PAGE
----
I don’t know what happiness tastes like. No, maybe you will tell me when next we meet. I won’t teach you how to make love to yourself. Not now that the angels are home from their pilgrimage. Until I find out how to love myself again, you won’t know that boys are flames of fire in search of freedom.

Tell mother that standing on a long distant road between her and my fate is the easiest way to learn the act of endurance. I’m not afraid to die but I won’t die now until I’m a hundred and twenty. Tell her that if tomorrow finds her in the kitchen and I was not there to make her feel like a mother that I tried to come home but failed myself. She should know which way to follow. She should know which way to paint more of the rainbows than the others. After this, I will honestly let my kind follow these paths perfectly. Boys like me are rare to come by. Boys like me are full of agony but the world say we must not cry out even if we are dying because we are boys and not girls.

A friend said it is not good to watch horror films alone in the dark. So each time I want to watch this horror movie in my dark room, I invite my sister, my little sister to watch with me. I’ll make her sit down opposite the television perched on the wall of my room. I’ll open the red and black curtains and lock up everywhere that light could penetrate. Once the film starts, I’ll stuff her mouth with clothes and let her do the screaming for me. I usually leave the terror and fear in her eyes not in mine. This is how I remain sane for some minutes until I return to myself. Mother still hasn’t found out about this and her calm spirit followed us almost every day. The day she wanted to see what happened to her daughter, I hid my little sister in the wardrobe before she came in. I told her that she had gone to the toilet. I lied to her even when Father Mbanu told us during Sunday school that all liars shall burn in hellfire. She could not wait for her daughter because she knew my little sister spends time in the toilet. I was happy that she left in seconds and never came back. The drama ended after that day…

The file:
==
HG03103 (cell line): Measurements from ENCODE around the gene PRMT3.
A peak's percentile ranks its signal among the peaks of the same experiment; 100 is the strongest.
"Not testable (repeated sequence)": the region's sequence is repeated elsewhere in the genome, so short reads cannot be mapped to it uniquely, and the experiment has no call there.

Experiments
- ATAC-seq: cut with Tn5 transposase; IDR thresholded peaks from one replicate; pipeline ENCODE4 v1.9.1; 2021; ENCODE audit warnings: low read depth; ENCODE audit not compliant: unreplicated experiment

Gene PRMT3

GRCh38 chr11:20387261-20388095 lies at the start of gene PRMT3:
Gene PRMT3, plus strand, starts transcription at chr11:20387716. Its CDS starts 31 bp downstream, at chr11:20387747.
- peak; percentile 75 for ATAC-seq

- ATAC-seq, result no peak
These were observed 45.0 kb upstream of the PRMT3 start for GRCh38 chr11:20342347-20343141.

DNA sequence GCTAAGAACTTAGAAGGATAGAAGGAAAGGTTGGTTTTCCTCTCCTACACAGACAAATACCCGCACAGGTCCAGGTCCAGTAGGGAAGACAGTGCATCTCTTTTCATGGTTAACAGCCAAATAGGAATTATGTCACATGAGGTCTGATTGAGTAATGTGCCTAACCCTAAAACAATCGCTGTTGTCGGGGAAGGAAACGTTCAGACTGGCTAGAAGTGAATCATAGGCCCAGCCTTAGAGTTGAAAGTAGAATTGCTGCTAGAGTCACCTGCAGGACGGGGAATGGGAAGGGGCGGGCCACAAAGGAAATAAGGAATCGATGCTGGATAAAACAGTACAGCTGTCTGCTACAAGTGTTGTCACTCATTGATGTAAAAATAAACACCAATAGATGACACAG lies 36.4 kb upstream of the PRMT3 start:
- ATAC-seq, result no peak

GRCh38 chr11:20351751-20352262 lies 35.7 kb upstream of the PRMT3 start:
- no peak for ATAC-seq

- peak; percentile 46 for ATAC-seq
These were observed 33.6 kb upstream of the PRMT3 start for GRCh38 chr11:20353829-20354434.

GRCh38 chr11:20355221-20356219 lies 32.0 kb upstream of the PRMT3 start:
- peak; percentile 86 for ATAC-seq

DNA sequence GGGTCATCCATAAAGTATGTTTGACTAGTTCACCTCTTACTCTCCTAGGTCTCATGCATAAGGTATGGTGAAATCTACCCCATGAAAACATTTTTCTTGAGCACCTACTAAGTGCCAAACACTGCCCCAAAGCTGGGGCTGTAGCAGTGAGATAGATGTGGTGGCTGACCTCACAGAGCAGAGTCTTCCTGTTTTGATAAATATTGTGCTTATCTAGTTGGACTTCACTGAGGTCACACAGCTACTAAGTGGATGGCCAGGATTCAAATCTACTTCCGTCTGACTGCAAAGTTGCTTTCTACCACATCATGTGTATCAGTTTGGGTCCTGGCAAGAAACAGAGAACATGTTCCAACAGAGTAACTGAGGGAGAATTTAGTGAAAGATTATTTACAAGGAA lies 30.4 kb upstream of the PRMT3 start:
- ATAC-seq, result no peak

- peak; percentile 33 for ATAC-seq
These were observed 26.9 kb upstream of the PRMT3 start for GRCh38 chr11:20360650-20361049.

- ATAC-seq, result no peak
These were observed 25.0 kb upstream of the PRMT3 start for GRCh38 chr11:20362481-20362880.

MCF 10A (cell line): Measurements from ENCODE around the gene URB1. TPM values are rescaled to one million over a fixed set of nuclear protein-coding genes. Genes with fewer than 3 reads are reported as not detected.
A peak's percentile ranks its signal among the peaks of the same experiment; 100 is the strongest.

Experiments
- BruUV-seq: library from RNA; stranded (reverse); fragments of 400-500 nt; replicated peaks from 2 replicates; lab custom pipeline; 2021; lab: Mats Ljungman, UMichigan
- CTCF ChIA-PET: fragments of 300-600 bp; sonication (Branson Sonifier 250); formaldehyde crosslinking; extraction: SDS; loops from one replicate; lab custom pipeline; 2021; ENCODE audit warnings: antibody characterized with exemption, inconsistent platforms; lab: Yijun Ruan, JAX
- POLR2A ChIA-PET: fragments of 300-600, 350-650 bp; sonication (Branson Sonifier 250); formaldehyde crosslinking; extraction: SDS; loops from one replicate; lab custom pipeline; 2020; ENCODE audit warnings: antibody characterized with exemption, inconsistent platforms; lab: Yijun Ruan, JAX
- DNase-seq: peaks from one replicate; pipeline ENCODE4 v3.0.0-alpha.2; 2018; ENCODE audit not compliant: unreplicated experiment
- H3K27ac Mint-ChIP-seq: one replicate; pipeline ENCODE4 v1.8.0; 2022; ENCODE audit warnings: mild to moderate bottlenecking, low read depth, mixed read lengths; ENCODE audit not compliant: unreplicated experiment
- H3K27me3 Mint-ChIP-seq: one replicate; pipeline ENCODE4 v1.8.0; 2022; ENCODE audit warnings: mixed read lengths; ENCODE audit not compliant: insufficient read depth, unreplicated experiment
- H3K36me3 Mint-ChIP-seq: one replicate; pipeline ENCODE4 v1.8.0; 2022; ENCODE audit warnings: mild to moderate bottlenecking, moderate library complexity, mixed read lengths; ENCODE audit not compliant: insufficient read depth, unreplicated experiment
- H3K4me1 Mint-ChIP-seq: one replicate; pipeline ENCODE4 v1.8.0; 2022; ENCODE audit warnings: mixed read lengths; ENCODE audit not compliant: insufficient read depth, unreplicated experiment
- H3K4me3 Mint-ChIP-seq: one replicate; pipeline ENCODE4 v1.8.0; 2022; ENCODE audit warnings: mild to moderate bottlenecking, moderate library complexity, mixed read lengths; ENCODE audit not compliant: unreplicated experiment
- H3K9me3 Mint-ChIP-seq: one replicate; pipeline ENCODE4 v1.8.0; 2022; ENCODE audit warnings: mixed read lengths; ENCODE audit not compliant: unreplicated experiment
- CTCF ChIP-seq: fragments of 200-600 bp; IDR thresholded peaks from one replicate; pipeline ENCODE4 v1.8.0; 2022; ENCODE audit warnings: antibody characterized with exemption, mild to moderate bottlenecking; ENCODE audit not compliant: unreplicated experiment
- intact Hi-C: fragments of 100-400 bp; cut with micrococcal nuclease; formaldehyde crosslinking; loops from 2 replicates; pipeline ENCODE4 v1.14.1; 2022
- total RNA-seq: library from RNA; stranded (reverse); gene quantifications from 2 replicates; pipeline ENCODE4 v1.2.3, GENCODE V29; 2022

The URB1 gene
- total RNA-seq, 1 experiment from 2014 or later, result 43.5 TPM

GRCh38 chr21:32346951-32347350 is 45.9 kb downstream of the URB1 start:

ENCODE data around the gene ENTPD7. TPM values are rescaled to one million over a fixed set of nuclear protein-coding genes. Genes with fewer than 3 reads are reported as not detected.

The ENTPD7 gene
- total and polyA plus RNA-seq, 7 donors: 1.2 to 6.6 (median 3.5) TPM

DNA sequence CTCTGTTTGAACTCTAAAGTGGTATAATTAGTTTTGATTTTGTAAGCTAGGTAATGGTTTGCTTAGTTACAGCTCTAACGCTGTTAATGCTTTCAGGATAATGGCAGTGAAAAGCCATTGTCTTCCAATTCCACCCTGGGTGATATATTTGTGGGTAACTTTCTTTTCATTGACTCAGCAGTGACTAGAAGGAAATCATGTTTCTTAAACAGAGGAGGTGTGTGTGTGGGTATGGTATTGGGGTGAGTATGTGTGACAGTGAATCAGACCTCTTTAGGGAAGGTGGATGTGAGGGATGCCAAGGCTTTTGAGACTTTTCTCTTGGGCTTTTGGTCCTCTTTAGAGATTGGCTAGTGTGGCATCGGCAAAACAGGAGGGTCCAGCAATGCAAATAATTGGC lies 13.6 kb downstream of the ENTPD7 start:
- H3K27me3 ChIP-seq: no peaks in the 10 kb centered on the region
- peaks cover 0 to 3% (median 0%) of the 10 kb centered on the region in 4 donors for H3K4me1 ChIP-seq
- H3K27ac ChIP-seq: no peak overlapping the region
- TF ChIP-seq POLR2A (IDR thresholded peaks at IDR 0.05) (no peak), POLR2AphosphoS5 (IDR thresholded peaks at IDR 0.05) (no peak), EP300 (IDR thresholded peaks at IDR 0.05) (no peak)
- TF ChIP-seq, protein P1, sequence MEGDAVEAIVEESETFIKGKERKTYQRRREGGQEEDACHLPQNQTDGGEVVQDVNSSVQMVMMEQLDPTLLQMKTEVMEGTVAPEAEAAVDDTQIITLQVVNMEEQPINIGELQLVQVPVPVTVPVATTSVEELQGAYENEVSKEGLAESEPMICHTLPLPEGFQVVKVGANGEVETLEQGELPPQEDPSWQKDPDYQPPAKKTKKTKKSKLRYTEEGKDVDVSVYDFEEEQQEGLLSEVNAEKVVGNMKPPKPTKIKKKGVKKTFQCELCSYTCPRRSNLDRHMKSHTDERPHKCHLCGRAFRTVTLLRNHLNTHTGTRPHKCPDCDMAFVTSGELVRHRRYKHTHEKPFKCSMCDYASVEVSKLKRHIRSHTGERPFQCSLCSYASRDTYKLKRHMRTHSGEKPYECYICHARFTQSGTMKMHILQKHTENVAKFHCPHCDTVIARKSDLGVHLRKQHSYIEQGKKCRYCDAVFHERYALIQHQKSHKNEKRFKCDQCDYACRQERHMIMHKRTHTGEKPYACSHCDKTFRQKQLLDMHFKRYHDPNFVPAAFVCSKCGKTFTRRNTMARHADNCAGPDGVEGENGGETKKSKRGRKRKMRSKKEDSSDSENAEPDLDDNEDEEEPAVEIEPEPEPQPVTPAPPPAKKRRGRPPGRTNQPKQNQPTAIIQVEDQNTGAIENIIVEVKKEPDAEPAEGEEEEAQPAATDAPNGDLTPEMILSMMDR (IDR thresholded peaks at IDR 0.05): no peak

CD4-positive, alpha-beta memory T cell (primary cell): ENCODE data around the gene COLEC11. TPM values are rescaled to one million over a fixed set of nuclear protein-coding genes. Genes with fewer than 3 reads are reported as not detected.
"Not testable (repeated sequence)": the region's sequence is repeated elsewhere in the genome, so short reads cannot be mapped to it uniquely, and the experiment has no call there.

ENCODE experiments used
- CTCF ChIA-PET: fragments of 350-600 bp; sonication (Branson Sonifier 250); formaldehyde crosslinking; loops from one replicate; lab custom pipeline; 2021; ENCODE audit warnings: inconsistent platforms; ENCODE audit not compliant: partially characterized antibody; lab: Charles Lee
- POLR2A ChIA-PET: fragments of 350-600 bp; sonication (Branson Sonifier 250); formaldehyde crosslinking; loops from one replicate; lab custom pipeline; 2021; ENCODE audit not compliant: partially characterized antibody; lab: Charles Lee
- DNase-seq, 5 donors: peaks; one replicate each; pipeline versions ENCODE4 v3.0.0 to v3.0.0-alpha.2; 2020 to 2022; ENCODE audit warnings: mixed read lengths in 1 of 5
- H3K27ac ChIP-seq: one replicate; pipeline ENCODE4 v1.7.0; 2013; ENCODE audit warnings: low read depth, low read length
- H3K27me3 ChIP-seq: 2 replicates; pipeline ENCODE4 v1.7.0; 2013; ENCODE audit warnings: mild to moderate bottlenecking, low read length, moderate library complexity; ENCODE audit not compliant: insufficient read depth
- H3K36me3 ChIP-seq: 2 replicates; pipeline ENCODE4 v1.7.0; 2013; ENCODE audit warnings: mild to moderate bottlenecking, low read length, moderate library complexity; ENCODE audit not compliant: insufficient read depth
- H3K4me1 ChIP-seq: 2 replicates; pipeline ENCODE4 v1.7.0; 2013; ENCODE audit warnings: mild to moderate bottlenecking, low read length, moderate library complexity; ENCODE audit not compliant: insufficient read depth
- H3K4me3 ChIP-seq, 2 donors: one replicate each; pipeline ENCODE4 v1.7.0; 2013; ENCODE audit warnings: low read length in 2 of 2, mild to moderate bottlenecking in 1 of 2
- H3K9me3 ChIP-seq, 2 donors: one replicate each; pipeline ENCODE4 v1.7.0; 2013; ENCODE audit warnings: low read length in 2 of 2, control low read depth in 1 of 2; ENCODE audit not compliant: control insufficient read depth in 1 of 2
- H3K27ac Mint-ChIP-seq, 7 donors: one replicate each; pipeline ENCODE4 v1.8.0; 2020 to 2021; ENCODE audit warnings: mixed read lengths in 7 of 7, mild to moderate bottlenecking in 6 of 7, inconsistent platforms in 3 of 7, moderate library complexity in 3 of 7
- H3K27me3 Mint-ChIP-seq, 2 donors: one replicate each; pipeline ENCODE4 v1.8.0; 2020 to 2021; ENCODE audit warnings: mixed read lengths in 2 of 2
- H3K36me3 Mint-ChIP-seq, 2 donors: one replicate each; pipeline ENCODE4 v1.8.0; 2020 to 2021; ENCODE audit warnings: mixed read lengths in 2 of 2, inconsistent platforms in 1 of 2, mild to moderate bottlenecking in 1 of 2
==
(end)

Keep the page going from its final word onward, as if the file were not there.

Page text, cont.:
These days, I’m always on the lookout for miracles. In case you see any, my door is always open to welcome you. The truth of the matter is, I don’t really understand how all these started but I know the ashes that seek for freedom are not far from the bodies of men like those that got burnt searching for what genocide mean.

We’re boys. We’re here.

Unfortunately, it’s just two episodes of “Disjointed Boys.” We hope you have enjoyed reading this and the first episode.

John Chizoba Vincent is a poet, author, cinematographer and filmmaker. He was born and brought up in Aba and later moved to Lagos where he had his tertiary education. His works have appeared on allpoetry, Voicesnet, Poetrysoup, Poemhunter, Africanwriter, TuckMagazine, Gaze, Naijastories, Praxismagazine, Nairaland, black boy reviews and forthcoming in BrittlePaper. His writings have featured in many anthologies both home and abroad. He has five books published to his credit which includes Good Mama, Hard Times, Letter from Home, For Boys of Tomorrow.

Find him here: Instagram, @OfficialJohnVincent; Twitter, @Chizoba_Vincent

Lake Adedamola is a poet, writer, and editor with Nantygreens, who's worked with several other literary blogs including Brittle Paper. He has, since 2018, served in various capacities on the Lagos International Poetry Festival, LIPFest, team.